Google on Effect of Low Quality Pages on Sitewide Rankings


In a Google Webmaster Hangout, somebody requested if poor high quality pages of a website might drag down the rankings of the whole website. Google’s John Mueller’s reply gave insights into how Google judges and ranks net pages and websites.

Do a Few Pages Drag Down the Entire Site?

The query requested if a bit of a website might drag down the remaining of the positioning.

The query:

“I’m curious if content is judged on a page level per the keyword or the site as a whole. Only a sub-section of the site is buying guides and they’re all under their specific URL structure.

Would Google penalize everything under that URL holistically? Do a few bad apples drag down the average?”

Difference Between Not Ranking and Penalization

John Mueller began off by correcting a notion about getting penalized that was inherent within the query. Web publishers typically complain about being penalized when in actual fact they don’t seem to be. What’s occurring is that their web page just isn’t rating.

There is a distinction between Google taking a look at your web page and deciding to not rank it.

When a web page fails to rank, it’s typically as a result of the content material just isn’t ok (a high quality situation) or the content material just isn’t related to the search question (relevance being to the person). That’s a failure to rank, not a penalization.

A typical instance is the so-called Duplicate Content Penalty. There isn’t any such penalty. It’s an lack of ability to rank brought on by content material high quality.

Another instance is the Content Cannibalization Penalty, which is one other so-called penalty that isn’t a penalty.

Both relate to an lack of ability to rank as a result of of particular content material points, however they don’t seem to be penalties.  The options to each contain figuring out the trigger and fixing it, identical to another failure to rank situation.

A penalty is one thing utterly totally different in that it’s a consequence of a blatant violation of Google’s pointers.

John Mueller Defines a Penalty

Google’s Mueller started his reply by first defining what a penalty is:

“Usually the word penalty is associated with manual actions. And if there were a manual action, like if someone manually looked at your website and said this is not a good website then you would have a notification in Search console.

So I suspect that’s not the case…”

How Google Defines Page-Level Quality

Google’s John Mueller appeared to say that Google tries to focus on web page high quality as an alternative of general website high quality, in terms of rating. But he additionally mentioned this isn’t potential with each web site.

Here is what John mentioned:

“In general when it comes to quality of a website we try to be as fine grained as possible to figure out which specific pages or parts of the website are seen as being really good and which parts are kind of maybe not so good.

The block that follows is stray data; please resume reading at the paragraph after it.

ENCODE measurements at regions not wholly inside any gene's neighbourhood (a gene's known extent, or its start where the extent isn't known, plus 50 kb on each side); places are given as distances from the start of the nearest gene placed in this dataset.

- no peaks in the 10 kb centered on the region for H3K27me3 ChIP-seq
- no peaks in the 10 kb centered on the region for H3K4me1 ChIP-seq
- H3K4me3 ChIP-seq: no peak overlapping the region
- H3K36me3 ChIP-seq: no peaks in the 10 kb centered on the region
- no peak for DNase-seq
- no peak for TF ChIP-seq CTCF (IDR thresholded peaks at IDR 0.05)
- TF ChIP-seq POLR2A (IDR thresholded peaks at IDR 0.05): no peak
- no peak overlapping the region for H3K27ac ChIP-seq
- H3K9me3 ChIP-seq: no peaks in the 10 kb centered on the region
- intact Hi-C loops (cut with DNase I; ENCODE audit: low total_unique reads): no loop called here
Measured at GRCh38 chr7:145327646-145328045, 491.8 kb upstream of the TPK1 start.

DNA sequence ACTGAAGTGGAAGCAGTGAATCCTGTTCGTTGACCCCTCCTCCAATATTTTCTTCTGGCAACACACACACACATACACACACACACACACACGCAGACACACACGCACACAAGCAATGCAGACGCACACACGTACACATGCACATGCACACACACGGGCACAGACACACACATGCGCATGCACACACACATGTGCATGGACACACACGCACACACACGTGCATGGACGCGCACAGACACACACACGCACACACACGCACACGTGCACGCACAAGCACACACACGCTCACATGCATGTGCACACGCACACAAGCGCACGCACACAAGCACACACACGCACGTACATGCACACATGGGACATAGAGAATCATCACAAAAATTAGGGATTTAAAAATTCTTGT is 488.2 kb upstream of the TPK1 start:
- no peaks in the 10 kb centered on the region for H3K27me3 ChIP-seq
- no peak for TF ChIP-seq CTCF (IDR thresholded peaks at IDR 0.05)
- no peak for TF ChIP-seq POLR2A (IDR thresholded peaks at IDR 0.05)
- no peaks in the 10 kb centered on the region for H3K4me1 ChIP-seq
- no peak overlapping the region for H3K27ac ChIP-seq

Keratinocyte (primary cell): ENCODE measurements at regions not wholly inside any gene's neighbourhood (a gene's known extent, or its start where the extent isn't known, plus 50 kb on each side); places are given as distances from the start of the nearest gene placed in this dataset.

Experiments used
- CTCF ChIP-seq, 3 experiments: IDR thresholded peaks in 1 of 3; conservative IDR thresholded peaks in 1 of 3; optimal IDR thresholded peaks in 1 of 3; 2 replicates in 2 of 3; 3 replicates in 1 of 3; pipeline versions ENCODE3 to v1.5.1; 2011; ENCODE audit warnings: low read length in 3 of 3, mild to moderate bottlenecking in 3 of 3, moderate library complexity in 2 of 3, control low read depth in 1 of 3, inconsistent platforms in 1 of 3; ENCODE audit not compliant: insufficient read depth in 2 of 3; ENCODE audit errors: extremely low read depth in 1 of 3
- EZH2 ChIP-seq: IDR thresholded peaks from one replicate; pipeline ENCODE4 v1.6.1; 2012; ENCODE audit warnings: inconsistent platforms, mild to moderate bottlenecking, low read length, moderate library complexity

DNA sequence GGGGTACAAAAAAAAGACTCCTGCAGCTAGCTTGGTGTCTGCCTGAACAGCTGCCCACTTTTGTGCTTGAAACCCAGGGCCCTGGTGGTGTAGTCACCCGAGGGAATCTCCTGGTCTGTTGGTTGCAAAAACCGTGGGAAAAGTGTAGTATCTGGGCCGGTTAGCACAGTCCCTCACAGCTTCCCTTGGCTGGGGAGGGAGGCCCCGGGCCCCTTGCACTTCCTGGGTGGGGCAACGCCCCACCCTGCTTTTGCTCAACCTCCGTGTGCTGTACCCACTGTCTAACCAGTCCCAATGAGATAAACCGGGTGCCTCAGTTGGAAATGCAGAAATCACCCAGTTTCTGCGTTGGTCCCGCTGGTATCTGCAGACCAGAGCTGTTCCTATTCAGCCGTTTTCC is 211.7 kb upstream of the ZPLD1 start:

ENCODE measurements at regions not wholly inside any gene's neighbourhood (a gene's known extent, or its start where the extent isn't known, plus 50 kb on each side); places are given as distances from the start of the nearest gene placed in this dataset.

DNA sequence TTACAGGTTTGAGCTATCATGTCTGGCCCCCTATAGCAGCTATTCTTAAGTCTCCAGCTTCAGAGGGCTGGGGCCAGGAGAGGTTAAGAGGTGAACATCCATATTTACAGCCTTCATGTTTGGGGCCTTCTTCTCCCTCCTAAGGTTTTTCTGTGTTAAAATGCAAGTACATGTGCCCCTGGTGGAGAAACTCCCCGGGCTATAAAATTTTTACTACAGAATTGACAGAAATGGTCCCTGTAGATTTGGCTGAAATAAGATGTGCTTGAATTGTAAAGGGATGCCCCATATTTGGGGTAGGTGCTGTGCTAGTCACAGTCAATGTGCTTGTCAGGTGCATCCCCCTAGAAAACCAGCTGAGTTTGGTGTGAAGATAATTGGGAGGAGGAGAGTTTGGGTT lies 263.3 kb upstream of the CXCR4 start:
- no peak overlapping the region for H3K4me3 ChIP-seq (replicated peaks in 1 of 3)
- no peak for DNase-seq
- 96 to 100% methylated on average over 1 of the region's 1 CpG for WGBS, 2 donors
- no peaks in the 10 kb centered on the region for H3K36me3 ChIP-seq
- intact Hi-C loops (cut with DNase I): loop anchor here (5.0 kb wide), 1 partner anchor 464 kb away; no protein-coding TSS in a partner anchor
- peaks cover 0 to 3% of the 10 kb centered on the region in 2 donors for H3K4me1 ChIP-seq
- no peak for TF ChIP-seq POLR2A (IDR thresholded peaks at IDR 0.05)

And depending on the website, sometimes that’s possible. Sometimes that’s not possible. We just have to look at everything overall.”

Why Do Some Sites Get Away with Low Quality Pages?

John’s reply is attention-grabbing. But it additionally results in one other query. Why do some websites get away with low high quality sections whereas others can’t?

I think, and that is only a guess, that it might be a matter of the density of the low high quality noise throughout the website.

For instance, a website is perhaps comprised of top quality net pages however characteristic a bit that accommodates skinny content material. In that case, as a result of the skinny content material is only a single part, it may not intervene with the flexibility of the pages on the remaining of the positioning from rating.

In a special situation, if a website largely accommodates low high quality net pages, the great high quality pages could have a tough time gaining traction by way of inner linking and the movement of PageRank by way of the positioning. The low high quality pages might theoretically hinder a top quality web page’s means to amass the alerts essential for Google to know the web page.

Here is the place John described a website which may be unable to rank a top quality web page as a result of Google couldn’t get previous all of the low high quality alerts.

Here’s what John mentioned:

“So it might be that we found a part of your website where we say we’re not so sure about the quality of this part of the website because there’s some really good stuff here. But there’s also some really shady or iffy stuff here as well… and we don’t know like how we should treat things over all. That might be the case.”

Effect of Low Quality Signals Sitewide

John Mueller supplied an attention-grabbing perception into how low high quality on-page alerts might intervene with the flexibility of top quality pages to rank. Of equal curiosity he additionally instructed that in some instances the unfavorable alerts may not intervene with the flexibility of top quality pages to rank.

So if I have been to place an thought from this trade and put it in a bag to remove with me, I’d choose the concept a website with largely low high quality content material goes to have a more durable time attempting to rank a top quality web page.

And equally, a website with largely top quality content material goes to have the ability to rise above some low high quality content material that is perhaps separated into it’s personal little part. It is of course a good suggestion to reduce low high quality alerts as a lot as you may.

Watch the Webmaster Hangout right here.

More Resources

Screenshots by Author, Modified by Author



Tags: , , , , ,